Just a few days ago, we learned that Frank Mir has become the latest fighter to have been granted a therapeutic usage exemption for testosterone replacement therapy. The growing list now includes Dan Henderson, Chael Sonnen, Quinton "Rampage" Jackson, Dennis Hallman, Shane Roller and Nate Marquardt on the current Zuffa roster, although notably, Marquardt and Roller have both recently said they have stopped their treatment regimens.
Regardless, that's seven active athletes out of the roughly 350 fighters contracted to the UFC and Strikeforce that have been on TRT at one time. Compare that to the NFL, where spokesperson Greg Aiello recently told MMA Fighting that only about a half-dozen TRT TUEs have been granted in the history of the program, which dates back to 1990, and you'd be hard-pressed to deny that something is amiss.
The question then, is what? Is there something inherent in fighting that causes these physical specimens to suffer severe testosterone deficiency, are too many people trying to game the system, or is there some other as-yet unknown cause?
The answer might ultimately prove to be some combination of the three.
The case of Mir is particularly baffling. Just over two years ago, putting on size and muscle was so easy for him, he joked that he could do it simply by "looking at" weights. While in July 2009, he weighed 245 pounds for his fight with Brock Lesnar, he publicly voiced a goal of adding size to his frame, and just six months later at an appearance in January 2010, noted he had woken up that morning at 284.
A 39-pound weight gain is massive for any professional athlete, let alone one active during the time of the gain. In December, just a month before saying he weighed 284, Mir beat Cheick Kongo at 264.5, and noted he had to cut a few pounds to make the divisional weight limit. And it wasn't just fat he was gaining, as photos from the weigh-ins at the time shows.
There are many symptoms that relate to low testosterone level, but decreased muscle is among the best known. Yet two years before he was suffering from low T, Mir was piling on muscle. It's amateur sleuth work to suggest those facts don't correlate, yet given the available evidence, it's hard not to be skeptical. In a short time, Mir went from easy muscle gainer to dangerously low testosterone, yet showed no outward signs of a problem. On the other hand, that's what happens with health issues. One day you're perfectly fine, the next an issue arises with little to no warning.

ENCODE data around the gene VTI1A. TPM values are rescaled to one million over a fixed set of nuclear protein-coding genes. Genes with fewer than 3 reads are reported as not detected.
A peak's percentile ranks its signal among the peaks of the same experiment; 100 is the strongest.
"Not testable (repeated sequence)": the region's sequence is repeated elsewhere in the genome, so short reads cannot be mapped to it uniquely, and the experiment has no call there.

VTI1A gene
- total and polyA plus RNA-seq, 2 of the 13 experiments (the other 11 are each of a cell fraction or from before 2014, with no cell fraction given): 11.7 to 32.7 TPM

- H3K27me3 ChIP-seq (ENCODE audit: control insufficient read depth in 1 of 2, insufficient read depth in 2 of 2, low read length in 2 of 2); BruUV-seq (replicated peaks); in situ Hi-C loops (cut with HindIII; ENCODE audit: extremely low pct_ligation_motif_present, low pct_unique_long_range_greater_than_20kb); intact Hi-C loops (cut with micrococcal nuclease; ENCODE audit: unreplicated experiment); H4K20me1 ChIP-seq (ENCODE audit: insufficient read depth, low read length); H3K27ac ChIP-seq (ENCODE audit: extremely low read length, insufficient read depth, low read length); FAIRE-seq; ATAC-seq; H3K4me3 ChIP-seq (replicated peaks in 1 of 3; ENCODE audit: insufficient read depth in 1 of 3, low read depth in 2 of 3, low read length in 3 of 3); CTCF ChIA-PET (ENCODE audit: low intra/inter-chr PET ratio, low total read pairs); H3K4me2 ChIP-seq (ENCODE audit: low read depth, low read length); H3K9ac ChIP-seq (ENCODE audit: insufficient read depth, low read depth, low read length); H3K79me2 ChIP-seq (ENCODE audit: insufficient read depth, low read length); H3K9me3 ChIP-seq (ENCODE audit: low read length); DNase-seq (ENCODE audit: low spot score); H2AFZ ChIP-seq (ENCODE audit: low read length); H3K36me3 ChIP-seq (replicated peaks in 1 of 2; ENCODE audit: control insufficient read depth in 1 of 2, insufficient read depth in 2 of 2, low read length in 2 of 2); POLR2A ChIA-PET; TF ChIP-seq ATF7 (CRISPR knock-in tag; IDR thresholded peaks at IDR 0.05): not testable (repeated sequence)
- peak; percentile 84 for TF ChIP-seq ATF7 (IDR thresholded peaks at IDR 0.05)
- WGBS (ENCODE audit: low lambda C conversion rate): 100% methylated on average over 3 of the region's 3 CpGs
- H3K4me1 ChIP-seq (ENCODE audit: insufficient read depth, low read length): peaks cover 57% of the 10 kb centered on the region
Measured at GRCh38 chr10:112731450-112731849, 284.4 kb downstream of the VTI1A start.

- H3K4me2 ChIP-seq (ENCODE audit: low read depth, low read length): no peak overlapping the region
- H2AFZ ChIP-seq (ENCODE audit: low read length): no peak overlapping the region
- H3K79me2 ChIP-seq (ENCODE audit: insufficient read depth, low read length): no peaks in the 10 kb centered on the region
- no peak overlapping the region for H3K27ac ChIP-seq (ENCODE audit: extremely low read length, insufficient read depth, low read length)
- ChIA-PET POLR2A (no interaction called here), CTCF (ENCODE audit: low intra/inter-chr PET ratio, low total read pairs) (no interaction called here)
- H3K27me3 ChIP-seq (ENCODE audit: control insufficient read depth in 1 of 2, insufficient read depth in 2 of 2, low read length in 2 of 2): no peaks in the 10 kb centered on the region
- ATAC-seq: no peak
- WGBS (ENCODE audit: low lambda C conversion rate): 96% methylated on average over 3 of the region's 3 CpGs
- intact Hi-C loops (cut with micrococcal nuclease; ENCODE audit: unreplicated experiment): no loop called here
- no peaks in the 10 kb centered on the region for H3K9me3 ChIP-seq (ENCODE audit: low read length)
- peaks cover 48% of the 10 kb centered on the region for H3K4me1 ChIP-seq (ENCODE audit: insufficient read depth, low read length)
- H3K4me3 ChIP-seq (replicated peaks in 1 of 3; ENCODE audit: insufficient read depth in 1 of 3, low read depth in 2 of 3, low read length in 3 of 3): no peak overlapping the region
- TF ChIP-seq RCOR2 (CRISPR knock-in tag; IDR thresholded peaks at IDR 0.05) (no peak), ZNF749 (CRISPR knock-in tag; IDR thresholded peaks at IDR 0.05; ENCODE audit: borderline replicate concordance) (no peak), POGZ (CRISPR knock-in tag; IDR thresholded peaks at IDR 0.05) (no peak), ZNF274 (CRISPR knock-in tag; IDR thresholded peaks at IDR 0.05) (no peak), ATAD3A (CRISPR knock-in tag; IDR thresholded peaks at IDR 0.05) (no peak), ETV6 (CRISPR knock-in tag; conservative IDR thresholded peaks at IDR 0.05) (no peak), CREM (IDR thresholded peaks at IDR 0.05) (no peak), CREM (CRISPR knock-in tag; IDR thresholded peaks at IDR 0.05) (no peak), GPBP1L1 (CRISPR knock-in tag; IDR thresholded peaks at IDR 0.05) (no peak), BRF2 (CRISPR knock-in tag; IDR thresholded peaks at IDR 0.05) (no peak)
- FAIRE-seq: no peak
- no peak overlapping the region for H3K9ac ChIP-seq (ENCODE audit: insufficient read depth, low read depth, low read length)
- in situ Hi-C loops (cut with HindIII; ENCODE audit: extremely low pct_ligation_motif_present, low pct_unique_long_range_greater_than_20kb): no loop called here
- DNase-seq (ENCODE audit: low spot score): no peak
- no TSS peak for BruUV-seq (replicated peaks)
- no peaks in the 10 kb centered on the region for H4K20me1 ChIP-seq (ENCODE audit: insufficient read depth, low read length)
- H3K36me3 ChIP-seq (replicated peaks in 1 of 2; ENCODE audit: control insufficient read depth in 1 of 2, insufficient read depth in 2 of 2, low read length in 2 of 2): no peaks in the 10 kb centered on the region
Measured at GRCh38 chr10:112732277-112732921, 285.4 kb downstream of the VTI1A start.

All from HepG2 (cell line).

The other head-scratching cases are those of Marquardt and Roller, who both say they are no longer on TRT. Why? In separate interviews, both men noted the "hassle" involved with extra drug testing and paper work, while Roller added that he didn't feel much of a difference from the treatment.
Far be it for me to tell anyone how to address their health issues, but this is a puzzling development. Last June, Marquardt sat in The MMA Hour studio with Ariel Helwani and, while crying on two occasions, explained that TRT had saved his marriage while addressing problems with sluggishness, memory loss and irritability. That seems a lot to give up on just because of a "hassle" with commissions.
While it might seem unfair to be skeptical about fighters coming off TRT, I guess that's the situation they put themselves in. If you really needed it, wouldn't you need it for life, as medical literature suggests? Aren't they putting themselves in danger by not using it? Once started, it's damned if you do, damned if you don't. The same holds true for the state athletic commissions that must attempt to balance a person's right to legitimate medical attention against the possibility of users gaining an unfair advantage in competition. These commissions were put in place to regulate sports, and suffice it to say that this fairly recent turn into the rapidly changing world of science has come as an unexpected burden. Whether you agree or disagree with the way they do the job, a fair look shows it's not an easy one.
As a result, alterations are coming. California recently changed its protocols for TUEs to more closely resemble those of the World Anti-Doping Agency, and added an endocrinologist to its team to review all cases. Every other state should do the same. Unfortunately, many states don't even require TUEs, as they only test for elevated testosterone-to-epistestosterone ratio, and any normal result is an automatic pass.
To say the whole thing is a confusing, jumbled mess is an understatement. The commissions have limited resources with which to do their job, but it's a job that needs to be done for the legitimacy of the sport. While there may be a handful of genuine testosterone problems, too many athletes have a willingness to cheat, even if it's under the guise of legitimate medicine. TRT when properly monitored should offer no advantage, but even in Sonnen's recent hearing for an exemption in Nevada, the state's doctor noted that he'd missed dosing, a problem that could lead to elevated levels when a new dose is administered. That goes to show that nothing is routine about TRT, and that there is much work to be done by all parties before the situation is under control, if it ever is.
Until then, at least we can take solace in the fact that TRT is no miracle. Those seven approved fighters have a combined record of 12-10 while on the treatment.